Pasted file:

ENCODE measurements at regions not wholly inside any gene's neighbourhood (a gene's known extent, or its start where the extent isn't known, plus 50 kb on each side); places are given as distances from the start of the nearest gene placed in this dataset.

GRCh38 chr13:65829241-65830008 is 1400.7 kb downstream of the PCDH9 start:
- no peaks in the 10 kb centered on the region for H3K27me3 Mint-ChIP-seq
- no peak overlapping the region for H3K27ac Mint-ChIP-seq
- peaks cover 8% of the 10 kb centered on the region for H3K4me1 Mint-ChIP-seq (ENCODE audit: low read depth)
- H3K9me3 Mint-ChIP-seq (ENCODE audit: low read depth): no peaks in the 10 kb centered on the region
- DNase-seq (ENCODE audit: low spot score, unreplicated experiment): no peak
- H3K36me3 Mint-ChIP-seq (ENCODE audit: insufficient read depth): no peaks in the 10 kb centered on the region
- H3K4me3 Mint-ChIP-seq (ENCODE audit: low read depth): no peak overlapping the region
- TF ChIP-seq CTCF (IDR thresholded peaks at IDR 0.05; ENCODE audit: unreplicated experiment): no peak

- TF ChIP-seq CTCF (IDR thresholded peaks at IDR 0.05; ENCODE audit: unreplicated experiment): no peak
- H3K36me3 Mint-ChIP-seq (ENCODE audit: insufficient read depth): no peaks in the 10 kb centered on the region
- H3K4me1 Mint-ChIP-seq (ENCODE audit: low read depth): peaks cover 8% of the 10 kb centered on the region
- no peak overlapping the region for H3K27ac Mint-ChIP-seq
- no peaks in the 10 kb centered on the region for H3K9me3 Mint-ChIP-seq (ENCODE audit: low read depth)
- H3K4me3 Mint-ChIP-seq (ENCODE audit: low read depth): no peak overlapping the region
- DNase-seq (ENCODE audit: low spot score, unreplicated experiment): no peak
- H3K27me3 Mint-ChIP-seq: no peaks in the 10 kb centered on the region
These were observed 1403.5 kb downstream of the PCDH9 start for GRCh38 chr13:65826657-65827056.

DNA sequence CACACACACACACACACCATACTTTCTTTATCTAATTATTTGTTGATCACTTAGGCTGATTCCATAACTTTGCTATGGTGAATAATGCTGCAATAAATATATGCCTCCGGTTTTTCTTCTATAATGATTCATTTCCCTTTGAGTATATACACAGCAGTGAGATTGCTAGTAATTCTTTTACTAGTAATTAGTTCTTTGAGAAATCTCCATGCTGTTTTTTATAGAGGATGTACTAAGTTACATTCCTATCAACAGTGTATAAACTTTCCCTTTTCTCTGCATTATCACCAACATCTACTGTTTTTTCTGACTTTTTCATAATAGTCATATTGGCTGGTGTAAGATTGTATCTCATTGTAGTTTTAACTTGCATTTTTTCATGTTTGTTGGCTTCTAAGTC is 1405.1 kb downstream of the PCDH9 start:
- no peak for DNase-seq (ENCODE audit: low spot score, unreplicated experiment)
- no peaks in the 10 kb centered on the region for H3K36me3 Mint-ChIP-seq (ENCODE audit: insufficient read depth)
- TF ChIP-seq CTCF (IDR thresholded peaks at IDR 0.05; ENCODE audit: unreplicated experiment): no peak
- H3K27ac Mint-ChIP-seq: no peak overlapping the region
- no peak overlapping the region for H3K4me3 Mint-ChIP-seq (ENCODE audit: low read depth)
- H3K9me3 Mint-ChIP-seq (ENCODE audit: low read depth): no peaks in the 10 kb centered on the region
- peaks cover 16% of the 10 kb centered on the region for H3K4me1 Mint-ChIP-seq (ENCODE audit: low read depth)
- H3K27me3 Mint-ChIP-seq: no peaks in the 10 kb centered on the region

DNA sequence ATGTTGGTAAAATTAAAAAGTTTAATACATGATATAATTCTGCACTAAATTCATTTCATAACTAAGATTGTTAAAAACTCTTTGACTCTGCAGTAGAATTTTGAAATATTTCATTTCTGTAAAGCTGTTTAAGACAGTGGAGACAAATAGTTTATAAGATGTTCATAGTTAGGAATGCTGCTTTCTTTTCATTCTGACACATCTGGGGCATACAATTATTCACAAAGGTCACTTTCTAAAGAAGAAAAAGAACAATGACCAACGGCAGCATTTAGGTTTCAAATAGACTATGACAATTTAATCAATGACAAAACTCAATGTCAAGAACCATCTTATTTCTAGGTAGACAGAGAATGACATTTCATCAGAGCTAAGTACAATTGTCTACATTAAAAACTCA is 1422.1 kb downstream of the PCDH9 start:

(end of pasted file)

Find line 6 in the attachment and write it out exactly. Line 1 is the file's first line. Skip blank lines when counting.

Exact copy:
- H3K9me3 Mint-ChIP-seq (ENCODE audit: low read depth): no peaks in the 10 kb centered on the region